Young Nelly Dean has been Hindley’s closest companion for as long as she can remember, living freely at the great house, Wuthering Heights. But when the benevolence of the master brings a wild child into the house, Nelly must follow in her mother’s footsteps, be called servant and give herself to the family completely.
But Nelly is not the only one who must serve. When a new heir is born, a reign of violence begins that will test Nelly’s spirit as she finds out what it is to know true sacrifice.
Nelly Dean is a wonderment of storytelling, a heartbreaking accompaniment to Emily Bronte’s adored work. It is the story of a woman who is fated to bear the pain of a family she is unable to leave, and unable to save.
This is one of those inescapable titles that once seen must be immediately bought. Being a fan of anything Bronte with a particular adoration of Emily Bronte and her masterpiece of a novel, Wuthering Heights, how could I not read Alison Case’s Nelly Dean?
My attention was first brought to this book at a Huddersfield Literature Festival committee meeting in August. I was very innocently handed a flyer regaling the events taking place as part of the Bronte Festival of Women’s Writing. Before said meeting had begun, I had very efficiently purchased a ticket to the writing workshop with Alison Case (more on this in a later post) and downloaded Nelly Dean onto my kindle. Oh technology, how I love thee.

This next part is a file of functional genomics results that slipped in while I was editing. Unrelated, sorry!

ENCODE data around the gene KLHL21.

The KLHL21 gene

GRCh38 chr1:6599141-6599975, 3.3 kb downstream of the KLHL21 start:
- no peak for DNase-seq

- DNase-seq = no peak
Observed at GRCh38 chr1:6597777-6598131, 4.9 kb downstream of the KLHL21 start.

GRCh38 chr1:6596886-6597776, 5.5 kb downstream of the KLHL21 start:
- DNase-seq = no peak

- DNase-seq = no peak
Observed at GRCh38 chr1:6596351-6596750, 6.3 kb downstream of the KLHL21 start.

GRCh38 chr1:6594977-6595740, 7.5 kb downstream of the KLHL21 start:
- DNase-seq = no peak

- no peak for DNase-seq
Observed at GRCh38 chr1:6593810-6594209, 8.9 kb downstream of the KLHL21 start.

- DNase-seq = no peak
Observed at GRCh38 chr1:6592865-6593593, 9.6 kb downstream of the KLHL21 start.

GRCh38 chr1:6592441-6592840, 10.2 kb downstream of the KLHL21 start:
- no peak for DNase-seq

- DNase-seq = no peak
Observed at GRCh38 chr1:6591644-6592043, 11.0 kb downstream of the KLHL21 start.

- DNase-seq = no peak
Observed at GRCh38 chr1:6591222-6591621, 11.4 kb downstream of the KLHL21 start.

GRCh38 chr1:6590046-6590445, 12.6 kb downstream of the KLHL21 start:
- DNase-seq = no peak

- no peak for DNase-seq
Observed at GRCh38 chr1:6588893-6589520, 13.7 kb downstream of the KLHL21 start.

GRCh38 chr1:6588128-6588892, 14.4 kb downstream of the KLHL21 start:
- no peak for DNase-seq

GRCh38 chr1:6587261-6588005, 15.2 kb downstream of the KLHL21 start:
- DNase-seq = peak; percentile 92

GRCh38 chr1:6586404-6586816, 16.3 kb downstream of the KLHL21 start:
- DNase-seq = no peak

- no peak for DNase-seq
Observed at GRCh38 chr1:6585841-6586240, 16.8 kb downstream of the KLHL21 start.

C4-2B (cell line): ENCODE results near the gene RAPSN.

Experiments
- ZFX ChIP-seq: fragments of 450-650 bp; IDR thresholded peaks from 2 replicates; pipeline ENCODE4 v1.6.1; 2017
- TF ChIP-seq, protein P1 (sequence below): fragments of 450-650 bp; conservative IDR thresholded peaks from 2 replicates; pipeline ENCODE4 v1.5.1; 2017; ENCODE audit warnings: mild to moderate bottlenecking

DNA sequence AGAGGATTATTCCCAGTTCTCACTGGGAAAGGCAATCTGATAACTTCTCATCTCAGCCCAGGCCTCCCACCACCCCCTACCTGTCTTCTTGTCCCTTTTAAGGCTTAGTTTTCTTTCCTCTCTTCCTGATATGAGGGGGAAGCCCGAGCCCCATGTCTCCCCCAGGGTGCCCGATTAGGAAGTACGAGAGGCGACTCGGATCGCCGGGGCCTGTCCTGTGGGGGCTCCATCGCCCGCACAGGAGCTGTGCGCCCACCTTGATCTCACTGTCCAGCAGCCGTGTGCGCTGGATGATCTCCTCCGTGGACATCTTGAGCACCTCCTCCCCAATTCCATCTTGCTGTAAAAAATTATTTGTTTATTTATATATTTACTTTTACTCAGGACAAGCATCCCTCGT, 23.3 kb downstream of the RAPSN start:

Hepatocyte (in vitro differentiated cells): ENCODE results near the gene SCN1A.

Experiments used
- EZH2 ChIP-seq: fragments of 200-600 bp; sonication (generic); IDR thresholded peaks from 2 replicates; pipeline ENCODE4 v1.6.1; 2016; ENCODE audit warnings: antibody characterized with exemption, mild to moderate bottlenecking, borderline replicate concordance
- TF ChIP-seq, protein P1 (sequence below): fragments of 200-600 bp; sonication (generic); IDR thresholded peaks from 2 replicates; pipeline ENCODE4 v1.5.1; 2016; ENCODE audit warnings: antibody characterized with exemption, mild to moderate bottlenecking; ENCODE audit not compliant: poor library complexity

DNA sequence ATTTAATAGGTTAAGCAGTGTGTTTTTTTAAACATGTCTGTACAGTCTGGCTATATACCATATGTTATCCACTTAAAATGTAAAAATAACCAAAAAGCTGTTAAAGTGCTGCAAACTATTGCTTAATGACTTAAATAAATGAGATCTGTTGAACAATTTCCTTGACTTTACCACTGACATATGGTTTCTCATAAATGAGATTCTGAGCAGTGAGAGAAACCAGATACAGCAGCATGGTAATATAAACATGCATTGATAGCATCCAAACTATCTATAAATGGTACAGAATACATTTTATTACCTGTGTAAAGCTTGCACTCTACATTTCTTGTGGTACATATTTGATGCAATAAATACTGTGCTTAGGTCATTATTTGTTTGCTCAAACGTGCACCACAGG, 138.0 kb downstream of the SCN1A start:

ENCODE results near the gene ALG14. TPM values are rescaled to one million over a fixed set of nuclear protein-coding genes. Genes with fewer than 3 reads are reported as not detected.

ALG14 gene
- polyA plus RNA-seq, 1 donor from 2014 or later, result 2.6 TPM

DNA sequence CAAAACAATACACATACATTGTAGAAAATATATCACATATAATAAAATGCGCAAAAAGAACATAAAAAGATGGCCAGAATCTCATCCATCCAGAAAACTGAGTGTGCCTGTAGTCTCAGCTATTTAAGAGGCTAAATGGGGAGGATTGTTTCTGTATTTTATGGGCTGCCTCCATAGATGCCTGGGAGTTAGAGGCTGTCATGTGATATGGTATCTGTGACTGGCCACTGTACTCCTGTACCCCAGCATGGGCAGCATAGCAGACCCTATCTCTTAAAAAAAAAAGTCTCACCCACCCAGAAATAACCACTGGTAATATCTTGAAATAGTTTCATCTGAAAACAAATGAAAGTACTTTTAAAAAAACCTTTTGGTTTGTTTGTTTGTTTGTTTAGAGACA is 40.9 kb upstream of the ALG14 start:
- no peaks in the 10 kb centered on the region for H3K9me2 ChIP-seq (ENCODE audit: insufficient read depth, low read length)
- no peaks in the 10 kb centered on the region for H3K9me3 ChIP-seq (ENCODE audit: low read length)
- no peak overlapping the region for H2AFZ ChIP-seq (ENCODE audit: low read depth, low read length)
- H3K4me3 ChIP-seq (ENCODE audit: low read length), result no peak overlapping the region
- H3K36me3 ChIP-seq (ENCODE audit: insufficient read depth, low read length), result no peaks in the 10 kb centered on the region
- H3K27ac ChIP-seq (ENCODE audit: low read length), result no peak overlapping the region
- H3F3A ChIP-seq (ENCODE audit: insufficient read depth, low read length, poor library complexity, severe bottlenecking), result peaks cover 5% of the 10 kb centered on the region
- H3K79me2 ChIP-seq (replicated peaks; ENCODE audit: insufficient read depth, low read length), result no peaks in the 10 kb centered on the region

A Professor at Williams College in Massachusetts with an academic background focused on Victorian Studies, Narrative Theory and Gender Studies, with several publications well respected in her field, Nelly Dean is Alison Case’s first novel. Her expertise and love of 18th Century novels clearly comes across.
Nelly Dean was everything I expected and more. Case delves into life at the Heights, enriching Emily Bronte’s flawless story with expertly imagined back stories. She gives Nelly a stronger voice and deeper experiences while taking nothing away from Bronte’s original characterisation of the beloved house keeper. In this, Case explores other minor characters from Wuthering Heights. This gives us access to individuals in the village that were overlooked in the original stormy love story on the moors. I was particularly blown away by Nelly’s relationship with Hindley and the ensuing complications; the enigmatic elderly woman with a penchant for potions; Nelly’s industrious mother and wayward father; the explanation of Mr Earnshaw’s adoption of Heathcliff; and all the inhabitants of the tightly knit community on the Yorkshire Moors.
If you’re a Bronte fan, you will adore this book.